And that’s where the essay ends; mother and son reconciled to some extent, but still confused over the basics, over what belongs to whom. I found this a very evocative little story, not least because it ends so enigmatically. What does it all mean? What is this point of connection, of intermingling between mothers and children that can’t be thought about, or that can’t be thought out, into the open, into a clear resolution? It’s not about the rights and wrongs of relationships, about who did what to whom; Yalom lets his grudges go very easily when it comes down to it. No, it seems to me to be about something we might call a bond. The bond, between two creatures of the same flesh. It’s not something that is easy to think about, any more than the earliest days of life, which are filled for mother and child with each other. That bond is the first thing we know, before we have any words or thoughts or clear feelings to know it with, so it’s no surprise that it’s almost impossible for a son or daughter to comprehend in any abstract way. But what comes with the bond is tremendous loyalty; a loyalty that remains true to the notion of the bond and its conditions regardless of what happens in life. Hence Yalom is still waiting for his mother’s approval, still longing for her gaze that brings him the security and the strength he needs, even at 60, to be sure he is living his life with some meaning.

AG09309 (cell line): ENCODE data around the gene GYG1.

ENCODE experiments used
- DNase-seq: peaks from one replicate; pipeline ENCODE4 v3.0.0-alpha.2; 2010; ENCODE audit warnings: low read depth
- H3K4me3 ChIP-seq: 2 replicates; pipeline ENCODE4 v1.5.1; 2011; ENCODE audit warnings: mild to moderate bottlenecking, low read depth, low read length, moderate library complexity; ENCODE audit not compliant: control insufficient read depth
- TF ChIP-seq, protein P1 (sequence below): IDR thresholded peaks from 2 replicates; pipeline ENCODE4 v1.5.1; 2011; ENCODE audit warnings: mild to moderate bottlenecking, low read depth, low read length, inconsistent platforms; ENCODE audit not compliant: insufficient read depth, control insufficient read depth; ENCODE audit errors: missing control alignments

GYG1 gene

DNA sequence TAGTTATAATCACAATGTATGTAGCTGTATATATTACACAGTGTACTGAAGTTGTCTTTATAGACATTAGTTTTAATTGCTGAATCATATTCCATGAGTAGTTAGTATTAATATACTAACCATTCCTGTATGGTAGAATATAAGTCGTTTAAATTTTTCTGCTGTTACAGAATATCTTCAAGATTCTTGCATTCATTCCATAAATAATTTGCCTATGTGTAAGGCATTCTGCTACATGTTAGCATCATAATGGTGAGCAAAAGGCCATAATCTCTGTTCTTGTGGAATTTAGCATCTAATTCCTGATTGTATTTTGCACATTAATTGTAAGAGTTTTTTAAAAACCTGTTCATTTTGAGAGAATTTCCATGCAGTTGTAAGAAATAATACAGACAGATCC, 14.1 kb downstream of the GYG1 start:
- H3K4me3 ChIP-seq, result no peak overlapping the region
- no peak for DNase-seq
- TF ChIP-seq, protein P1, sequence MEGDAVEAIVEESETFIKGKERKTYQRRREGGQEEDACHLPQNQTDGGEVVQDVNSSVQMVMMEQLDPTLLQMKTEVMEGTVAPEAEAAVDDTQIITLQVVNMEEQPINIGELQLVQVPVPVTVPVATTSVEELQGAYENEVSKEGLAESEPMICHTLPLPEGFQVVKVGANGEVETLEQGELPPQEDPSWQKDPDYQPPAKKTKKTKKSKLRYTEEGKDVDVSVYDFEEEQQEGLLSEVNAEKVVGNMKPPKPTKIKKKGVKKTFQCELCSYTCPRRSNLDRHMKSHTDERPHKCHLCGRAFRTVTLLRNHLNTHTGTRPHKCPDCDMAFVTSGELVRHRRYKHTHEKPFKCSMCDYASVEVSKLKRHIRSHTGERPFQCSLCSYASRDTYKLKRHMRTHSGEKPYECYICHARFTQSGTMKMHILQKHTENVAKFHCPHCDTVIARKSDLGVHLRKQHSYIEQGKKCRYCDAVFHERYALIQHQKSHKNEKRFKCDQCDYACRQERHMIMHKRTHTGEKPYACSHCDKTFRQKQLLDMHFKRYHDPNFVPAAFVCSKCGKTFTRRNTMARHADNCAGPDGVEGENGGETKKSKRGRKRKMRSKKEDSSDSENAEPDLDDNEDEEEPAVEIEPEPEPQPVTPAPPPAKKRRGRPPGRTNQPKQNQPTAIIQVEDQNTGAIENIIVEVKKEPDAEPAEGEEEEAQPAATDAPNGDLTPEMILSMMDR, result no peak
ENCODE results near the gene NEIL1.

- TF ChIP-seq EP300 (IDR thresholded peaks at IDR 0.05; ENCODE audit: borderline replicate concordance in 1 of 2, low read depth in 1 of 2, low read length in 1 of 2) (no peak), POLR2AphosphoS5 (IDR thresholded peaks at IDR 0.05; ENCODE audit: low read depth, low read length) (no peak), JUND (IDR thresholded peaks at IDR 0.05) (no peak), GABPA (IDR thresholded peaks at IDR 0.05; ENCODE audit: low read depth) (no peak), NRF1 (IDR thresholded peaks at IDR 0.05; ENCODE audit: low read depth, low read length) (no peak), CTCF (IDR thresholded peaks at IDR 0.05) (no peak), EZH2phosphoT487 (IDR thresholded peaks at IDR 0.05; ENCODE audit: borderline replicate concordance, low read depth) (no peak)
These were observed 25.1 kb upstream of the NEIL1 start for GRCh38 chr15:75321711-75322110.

If you ask me, that bond of loyalty is the most overlooked, underestimated and misunderstood element in the whole confusing history of family relationships. Parents fail to trust to it; look at Yalom’s mother in his fantasy, still aggressing him for some proof of his love for her, still haranguing him with all that she can’t let go because she doesn’t trust him to remain fundamentally loyal. It’s the King Lear moment, and many a parent has succumbed to it, I don’t doubt. And children worry about the price the bond might extract, the way it might hook them back into a regressive state of dependence and similarity. Yalom can’t quite see that it’s okay for his mother to think those books are hers; that it doesn’t diminish his ownership in anyway. He’s not convinced that they may share the same current of creative energy whether in books or in dreams, and remain independent, but from the outside we can see it’s perfectly possible. Someone should have told them both that their loyalty to one another was never in question, and that if they agreed to trust to it, it could come without cost or condition. Of course, they might not have understood that in words, needing to feel it, but the bond would have continued in any case between them, enigmatic but indestructible.